for (x of ['val']) { x; }
// "val"

for (x in ['val']) { x; }
// "0"

let x = 1
// undefined
while (x) {
    x-= 1;
    x;
}
// 0

switch(1) {
    case 0: 2;
    case 1: 6;
}
// 6

This raises the general question: why not let all statement blocks be used as expressions?

# T.J. Crowder (9 months ago)

On Thu, Jan 18, 2018 at 12:21 PM, Michael Rosefield <rosyatrandom at gmail.com>

wrote:

Just to stick my uninformed oar into this, I notice what do-while statements already return a value in the exact way as the proposal.

FYI, it's not just do-while: Any statement (including the block statement) "returns" the value of the last expression evaluated within it. But as you indicated, that's only available to the JavaScript engine itself (and REPLs that integrate with it).

The purpose of do is to expose that to code. I'm sure Dave Herman looked at the ramifications of allowing statements as expressions in the general case and found issues (I'd be shocked if there weren't really quite major issues with doing that). Separately, without the leading do there's no way, syntactically, to use a block statement as the do expression (since in an expression context, the { meant to introduce the block parses as the beginning of an object initializer).

-- T.J. Crowder

# Michael Rosefield (9 months ago)

Ha, yes, seems we're on the same page here. I agree that do is necessary to distinguish between object literals (really makes you wish that standard keyboards had access to more symbols so that we could avoid all this overloading of meaning), but I'd love to know what the issues with using these blocks as expressions are. Perhaps we could use do in front of any statement to make it treatable as an expression; we could have pure do, do while (as distinguished from do-while...), do switch, do for....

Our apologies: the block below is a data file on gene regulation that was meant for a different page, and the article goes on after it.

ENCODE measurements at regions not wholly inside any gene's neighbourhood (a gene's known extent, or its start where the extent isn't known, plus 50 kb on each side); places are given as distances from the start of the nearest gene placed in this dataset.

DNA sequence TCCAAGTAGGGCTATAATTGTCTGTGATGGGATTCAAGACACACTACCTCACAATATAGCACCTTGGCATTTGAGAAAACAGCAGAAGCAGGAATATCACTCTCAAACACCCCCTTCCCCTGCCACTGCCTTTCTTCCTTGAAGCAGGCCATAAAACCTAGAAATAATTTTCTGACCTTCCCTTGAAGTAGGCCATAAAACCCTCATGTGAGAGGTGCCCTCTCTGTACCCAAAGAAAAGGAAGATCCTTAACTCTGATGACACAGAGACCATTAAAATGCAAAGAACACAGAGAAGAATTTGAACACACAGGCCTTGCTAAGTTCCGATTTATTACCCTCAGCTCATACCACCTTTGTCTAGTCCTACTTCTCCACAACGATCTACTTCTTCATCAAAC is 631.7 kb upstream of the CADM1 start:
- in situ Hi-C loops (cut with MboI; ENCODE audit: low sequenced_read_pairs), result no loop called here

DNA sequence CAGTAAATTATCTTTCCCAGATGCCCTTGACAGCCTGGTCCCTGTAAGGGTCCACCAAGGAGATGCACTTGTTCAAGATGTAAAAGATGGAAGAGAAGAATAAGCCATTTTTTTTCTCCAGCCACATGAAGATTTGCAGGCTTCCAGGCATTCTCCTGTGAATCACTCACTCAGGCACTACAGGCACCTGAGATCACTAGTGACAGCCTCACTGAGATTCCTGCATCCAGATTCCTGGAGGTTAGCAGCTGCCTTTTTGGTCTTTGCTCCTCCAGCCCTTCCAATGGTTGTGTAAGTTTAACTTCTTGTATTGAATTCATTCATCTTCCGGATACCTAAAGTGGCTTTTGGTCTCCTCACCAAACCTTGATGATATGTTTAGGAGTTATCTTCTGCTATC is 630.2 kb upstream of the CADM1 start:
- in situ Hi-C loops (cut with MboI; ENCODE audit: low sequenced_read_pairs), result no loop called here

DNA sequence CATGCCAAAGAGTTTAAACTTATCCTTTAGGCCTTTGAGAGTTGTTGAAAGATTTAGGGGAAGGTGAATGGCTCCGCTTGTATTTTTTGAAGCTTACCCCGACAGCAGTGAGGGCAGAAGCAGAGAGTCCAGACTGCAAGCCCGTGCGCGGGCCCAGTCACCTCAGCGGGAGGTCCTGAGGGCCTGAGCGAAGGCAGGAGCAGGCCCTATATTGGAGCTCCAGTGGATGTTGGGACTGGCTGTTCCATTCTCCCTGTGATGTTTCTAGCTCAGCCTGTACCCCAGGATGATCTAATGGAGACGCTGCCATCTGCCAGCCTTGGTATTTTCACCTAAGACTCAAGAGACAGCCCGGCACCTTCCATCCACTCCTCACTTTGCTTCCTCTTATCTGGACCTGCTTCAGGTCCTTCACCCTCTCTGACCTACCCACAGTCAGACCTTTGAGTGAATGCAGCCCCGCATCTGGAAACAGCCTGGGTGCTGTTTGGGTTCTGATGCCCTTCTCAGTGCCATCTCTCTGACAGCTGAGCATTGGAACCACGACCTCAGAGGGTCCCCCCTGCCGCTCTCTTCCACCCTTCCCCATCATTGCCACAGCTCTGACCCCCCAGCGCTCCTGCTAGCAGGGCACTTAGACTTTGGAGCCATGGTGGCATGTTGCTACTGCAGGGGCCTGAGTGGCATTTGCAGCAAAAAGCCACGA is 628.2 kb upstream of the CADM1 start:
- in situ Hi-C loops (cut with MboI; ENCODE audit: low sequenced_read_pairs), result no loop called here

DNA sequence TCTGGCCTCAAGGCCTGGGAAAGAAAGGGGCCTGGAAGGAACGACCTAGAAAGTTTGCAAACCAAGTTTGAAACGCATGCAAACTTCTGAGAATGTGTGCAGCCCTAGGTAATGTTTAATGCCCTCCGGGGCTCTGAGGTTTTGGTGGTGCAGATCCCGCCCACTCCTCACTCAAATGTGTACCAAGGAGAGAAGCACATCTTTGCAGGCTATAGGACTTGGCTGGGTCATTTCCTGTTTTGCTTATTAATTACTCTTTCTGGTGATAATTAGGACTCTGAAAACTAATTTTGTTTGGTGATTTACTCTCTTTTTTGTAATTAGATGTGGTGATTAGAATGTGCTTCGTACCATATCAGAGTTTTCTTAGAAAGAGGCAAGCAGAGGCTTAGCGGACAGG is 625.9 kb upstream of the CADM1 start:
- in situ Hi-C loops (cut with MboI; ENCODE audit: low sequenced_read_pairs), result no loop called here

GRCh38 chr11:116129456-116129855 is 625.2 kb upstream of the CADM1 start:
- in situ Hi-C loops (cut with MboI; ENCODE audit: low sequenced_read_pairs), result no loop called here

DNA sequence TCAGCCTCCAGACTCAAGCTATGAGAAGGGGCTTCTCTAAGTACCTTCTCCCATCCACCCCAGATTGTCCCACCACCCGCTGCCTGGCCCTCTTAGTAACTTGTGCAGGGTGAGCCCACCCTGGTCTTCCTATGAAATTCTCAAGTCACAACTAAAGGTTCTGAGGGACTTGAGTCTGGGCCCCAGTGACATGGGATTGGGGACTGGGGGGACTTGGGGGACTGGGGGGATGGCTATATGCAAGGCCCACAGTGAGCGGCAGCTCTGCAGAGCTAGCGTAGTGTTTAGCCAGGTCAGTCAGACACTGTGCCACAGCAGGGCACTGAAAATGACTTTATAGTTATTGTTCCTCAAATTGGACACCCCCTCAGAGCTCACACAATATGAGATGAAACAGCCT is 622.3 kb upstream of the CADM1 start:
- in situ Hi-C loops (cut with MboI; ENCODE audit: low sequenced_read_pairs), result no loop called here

# T.J. Crowder (9 months ago)

On Thu, Jan 18, 2018 at 12:39 PM, Michael Rosefield <rosyatrandom at gmail.com>

wrote:

Perhaps we could use do in front of any statement to make it treatable as an expression; we could have pure do, do while (as distinguished from do-while...), do switch, do for....

I believe the proposal does that (or will do if it's fleshed out) and that do { ... } is just a ramification of that when you use a block with it rather than another statement. At least, that's my read of the code shown in the Further Considerations and unresolved parsing question.

There's just too much left unsaid so far (in the proposal itself) to be sure, though.

-- T.J. Crowder

# Peter Jaszkowiak (9 months ago)

In the issues for the proposal people are discussing making most statements capable of being used as expressions. Then the value of do is less important, but still necessary for some things:

const thing = if (cond) { a; } else { b; };

Then you only need do to introduce a new block scope.